Don’t get overwhelmed with the idea of adding more to your “To Do” list, however, because it’s easy to get back in the zone of mindful awareness—it all starts with attention.
Mindfulness isn’t just about what is happening in your mind: it’s your whole body. Your five senses are constantly taking in information about your environment, we’re just usually not paying it any attention. Try this seated exercise to jump back into your senses and mindful awareness.
1. Find a comfortable spot, but something solid. Now is not the time to nap, but your seat should be cozy and allow you to fully sit up in a relaxed position.
2. Where are your legs? Sit criss-cross if you’re on the ground. If you’re in a chair, make sure your feet can touch the ground.
3. Notice your spine—it should be aligned with your neck and bottom so that you can sit straight without feeling stiff or rigid.
4. Feel your breathing. Feel your chest rise with each breath in and lower as you release. Notice the tiny bit of wind by your nose as you breathe deeply. Notice as your whole body moves slightly with slow, deep breaths, and continue to just breathe for a few moments.
5. Notice what comes up. You don’t have to fight any thoughts that arise—this isn’t about being a blank slate—just notice what thoughts come up, and your response to them. If it feels good to let it pass, let it, and come back to your breath once more.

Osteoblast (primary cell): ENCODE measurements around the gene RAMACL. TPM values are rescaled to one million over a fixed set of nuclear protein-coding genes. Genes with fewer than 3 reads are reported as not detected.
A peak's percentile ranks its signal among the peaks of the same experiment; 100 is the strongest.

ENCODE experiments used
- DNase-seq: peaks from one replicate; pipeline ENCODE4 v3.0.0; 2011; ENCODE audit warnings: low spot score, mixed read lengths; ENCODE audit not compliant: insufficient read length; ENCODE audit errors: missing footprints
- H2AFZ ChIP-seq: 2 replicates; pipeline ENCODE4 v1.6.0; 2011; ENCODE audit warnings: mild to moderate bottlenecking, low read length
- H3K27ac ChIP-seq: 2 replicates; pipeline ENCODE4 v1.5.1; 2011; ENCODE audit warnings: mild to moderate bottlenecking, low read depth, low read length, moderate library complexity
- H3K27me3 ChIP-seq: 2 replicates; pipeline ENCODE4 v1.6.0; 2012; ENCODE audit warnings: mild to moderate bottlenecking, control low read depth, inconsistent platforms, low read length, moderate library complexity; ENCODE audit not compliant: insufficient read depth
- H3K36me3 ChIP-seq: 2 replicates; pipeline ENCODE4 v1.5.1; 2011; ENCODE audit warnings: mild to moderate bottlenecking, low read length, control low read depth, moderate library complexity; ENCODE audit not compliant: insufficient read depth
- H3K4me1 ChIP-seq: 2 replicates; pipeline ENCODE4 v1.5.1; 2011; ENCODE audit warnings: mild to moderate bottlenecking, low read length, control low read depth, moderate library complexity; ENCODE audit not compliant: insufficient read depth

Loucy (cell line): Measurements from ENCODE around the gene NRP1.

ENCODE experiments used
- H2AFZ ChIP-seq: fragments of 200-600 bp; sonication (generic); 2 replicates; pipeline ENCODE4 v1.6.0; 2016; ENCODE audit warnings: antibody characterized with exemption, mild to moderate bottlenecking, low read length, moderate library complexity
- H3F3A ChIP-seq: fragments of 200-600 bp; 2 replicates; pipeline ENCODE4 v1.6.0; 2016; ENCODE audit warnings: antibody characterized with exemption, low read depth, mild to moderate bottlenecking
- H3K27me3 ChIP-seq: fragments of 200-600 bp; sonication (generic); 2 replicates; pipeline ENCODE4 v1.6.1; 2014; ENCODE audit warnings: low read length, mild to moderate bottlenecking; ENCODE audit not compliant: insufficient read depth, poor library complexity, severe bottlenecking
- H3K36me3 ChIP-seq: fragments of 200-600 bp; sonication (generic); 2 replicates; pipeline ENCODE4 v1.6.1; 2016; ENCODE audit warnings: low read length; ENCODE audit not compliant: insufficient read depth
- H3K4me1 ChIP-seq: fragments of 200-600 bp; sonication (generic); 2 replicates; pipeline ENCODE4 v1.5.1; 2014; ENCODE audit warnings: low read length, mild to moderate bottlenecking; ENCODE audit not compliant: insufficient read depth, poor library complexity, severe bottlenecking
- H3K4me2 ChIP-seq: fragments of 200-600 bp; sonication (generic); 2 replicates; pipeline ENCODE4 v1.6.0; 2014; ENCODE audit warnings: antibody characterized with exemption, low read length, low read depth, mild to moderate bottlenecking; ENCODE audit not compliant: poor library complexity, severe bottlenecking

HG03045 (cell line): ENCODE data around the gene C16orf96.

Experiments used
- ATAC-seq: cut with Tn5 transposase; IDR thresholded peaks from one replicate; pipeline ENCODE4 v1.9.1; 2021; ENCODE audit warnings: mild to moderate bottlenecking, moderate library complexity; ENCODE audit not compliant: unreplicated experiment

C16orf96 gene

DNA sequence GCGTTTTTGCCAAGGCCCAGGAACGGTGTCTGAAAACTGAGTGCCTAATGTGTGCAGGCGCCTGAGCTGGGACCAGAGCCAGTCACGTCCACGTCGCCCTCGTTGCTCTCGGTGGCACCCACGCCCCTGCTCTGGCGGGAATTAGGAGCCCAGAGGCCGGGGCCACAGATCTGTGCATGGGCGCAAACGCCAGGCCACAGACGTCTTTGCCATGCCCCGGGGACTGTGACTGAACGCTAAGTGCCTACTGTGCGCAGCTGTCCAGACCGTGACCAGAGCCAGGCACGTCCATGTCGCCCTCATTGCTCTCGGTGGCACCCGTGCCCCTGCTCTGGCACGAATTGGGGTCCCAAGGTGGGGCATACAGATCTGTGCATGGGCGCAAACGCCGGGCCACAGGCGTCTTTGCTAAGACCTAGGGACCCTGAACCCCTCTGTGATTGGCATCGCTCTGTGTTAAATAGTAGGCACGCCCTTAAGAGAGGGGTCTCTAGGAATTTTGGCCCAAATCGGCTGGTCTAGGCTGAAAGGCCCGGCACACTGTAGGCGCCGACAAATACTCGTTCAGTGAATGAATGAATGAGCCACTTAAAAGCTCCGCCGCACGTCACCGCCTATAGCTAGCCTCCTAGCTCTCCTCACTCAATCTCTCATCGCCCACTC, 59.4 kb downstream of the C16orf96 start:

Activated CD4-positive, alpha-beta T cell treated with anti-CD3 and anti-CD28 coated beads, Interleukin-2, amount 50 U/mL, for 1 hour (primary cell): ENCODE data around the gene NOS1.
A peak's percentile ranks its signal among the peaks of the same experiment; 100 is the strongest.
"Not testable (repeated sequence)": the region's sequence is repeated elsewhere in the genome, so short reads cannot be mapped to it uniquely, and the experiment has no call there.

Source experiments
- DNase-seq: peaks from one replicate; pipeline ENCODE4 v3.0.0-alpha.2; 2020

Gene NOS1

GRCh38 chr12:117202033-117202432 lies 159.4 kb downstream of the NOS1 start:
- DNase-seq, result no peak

If you get any sense of quiet or tranquility…even for a moment, however fleeting, that is the peace that can only come from within. You can come back to your breathing at any time, as many times as you’d like, and the more you do, the easier it will be to notice that peace within.
Don’t have long minutes to sit still? Try it in the grocery store line, or during your break at work. If doctor’s office visits seem stressful, try it for a few moments in the waiting room. Waiting for your coffee order? Take a few deep breaths while standing, and notice the smells and sounds of the coffee shop. If you’re alive and can breathe, you’ve got all the equipment necessary.
Personal identity is the costume we slip into anytime we are with other people, sometimes even ourselves. We have done it so many times most of the time we don’t even notice where our costume ends and our true selves begin.
Most of our impressions about ourselves—and others—are based off a single experience in our life, but since we’re always learning and experiencing new things, sticking with long-held conclusions can often be detrimental to our physical and mental well-being, as well as any chance of personal growth.